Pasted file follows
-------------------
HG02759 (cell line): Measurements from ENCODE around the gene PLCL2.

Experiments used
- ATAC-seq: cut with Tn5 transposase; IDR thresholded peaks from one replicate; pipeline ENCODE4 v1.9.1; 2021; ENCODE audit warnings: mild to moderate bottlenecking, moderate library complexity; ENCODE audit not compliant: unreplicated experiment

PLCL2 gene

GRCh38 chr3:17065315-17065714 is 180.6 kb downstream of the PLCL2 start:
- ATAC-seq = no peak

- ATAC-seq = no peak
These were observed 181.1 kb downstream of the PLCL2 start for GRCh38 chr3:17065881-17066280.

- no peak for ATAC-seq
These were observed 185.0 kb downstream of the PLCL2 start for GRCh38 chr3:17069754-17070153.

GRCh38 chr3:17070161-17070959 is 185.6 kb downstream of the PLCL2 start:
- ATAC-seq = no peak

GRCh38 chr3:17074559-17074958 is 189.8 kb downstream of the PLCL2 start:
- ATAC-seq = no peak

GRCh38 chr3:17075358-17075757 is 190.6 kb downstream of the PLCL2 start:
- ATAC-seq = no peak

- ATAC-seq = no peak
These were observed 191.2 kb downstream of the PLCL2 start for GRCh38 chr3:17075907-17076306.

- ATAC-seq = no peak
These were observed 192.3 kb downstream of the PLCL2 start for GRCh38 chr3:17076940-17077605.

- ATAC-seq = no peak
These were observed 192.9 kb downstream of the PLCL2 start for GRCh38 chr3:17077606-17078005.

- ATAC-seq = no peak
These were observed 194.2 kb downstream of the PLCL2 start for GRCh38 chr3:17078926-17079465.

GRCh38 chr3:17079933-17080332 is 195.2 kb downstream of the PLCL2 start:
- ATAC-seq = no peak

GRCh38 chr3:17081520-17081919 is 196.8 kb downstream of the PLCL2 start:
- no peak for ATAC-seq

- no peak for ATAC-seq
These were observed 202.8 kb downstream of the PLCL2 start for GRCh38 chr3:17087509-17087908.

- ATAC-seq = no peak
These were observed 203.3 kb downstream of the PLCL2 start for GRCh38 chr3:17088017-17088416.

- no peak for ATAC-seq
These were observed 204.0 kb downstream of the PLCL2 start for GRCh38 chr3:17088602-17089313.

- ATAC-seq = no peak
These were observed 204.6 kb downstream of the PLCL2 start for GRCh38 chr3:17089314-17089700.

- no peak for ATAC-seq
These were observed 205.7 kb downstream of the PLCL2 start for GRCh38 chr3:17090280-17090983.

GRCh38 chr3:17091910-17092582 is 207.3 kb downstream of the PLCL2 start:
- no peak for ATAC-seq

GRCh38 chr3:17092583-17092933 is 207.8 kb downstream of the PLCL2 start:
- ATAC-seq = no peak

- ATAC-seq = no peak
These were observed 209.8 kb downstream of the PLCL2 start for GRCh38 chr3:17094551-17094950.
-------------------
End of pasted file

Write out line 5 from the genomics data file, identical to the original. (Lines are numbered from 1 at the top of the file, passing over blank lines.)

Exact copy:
GRCh38 chr3:17065315-17065714 is 180.6 kb downstream of the PLCL2 start: